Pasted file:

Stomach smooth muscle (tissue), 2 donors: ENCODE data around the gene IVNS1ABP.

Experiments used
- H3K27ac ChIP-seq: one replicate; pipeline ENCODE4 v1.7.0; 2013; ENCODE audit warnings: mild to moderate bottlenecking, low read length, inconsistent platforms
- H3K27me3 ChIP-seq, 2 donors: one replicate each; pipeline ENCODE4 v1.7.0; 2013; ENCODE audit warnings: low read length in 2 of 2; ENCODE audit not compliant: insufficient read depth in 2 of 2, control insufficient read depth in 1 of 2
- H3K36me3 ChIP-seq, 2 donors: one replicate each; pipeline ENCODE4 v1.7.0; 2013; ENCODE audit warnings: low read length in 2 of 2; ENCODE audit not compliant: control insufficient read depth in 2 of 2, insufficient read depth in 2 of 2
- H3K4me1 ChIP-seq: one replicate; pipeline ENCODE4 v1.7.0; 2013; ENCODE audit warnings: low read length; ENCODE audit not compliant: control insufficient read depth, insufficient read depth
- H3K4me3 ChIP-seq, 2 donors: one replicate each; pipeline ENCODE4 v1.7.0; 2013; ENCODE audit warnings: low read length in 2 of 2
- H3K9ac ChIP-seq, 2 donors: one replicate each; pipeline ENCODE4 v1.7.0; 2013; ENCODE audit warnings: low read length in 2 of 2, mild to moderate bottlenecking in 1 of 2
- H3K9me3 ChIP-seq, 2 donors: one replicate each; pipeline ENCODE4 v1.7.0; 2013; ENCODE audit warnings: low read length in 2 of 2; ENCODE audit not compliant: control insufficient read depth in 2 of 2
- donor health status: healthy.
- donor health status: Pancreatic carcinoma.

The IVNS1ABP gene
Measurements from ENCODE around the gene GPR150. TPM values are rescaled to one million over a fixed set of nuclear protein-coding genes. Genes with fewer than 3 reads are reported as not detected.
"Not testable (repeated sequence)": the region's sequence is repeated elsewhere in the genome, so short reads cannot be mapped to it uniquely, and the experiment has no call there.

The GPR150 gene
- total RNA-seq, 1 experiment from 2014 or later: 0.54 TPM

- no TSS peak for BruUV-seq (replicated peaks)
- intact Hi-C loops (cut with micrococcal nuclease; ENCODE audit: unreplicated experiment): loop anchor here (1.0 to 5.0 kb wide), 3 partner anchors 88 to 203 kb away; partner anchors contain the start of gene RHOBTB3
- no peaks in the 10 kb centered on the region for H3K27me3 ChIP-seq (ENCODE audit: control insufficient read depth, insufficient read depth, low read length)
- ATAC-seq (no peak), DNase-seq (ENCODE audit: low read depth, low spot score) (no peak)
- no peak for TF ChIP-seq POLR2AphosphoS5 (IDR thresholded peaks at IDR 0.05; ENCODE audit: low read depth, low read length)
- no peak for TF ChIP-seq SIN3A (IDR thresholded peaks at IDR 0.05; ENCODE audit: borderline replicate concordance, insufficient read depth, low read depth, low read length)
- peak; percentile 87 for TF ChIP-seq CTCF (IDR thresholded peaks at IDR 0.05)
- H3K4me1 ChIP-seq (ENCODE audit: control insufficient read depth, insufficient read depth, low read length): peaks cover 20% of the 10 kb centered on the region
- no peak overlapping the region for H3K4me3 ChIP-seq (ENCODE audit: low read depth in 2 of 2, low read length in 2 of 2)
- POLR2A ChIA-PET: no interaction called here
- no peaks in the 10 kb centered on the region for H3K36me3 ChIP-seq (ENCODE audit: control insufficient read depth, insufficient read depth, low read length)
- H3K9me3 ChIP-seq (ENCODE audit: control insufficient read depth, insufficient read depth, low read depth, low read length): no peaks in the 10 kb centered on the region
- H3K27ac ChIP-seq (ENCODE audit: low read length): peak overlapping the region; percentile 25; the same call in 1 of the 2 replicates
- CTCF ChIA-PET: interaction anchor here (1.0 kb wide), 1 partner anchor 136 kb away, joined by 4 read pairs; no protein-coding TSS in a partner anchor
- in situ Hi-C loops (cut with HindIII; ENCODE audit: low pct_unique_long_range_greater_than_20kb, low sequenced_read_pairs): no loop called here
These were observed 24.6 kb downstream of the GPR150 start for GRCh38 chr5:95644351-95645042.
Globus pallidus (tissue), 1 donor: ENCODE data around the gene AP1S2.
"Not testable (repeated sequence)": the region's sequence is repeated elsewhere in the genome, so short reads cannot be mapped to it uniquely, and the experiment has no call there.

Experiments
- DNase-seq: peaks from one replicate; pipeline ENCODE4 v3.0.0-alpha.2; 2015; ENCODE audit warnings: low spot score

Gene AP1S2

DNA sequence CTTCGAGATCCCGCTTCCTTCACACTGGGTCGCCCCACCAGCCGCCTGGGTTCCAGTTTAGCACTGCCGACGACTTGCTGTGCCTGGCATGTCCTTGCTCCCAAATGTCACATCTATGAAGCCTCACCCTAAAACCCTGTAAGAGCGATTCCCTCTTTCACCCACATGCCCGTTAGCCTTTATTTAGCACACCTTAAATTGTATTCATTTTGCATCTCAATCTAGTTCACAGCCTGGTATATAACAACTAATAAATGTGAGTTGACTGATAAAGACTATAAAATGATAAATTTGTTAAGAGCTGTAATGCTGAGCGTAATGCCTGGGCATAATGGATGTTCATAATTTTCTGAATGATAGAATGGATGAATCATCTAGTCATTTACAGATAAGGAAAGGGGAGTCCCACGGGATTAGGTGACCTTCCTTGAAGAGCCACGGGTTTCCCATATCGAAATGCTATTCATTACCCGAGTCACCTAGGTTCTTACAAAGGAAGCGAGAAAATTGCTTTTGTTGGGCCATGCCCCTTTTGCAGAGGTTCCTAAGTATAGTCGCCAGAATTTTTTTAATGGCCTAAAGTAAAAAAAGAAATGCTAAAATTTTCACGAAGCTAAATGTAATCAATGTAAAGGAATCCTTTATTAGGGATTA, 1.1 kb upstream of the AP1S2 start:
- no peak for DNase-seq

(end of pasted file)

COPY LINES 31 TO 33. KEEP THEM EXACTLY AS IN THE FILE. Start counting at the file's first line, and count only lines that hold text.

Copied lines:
- in situ Hi-C loops (cut with HindIII; ENCODE audit: low pct_unique_long_range_greater_than_20kb, low sequenced_read_pairs): no loop called here
These were observed 24.6 kb downstream of the GPR150 start for GRCh38 chr5:95644351-95645042.
Globus pallidus (tissue), 1 donor: ENCODE data around the gene AP1S2.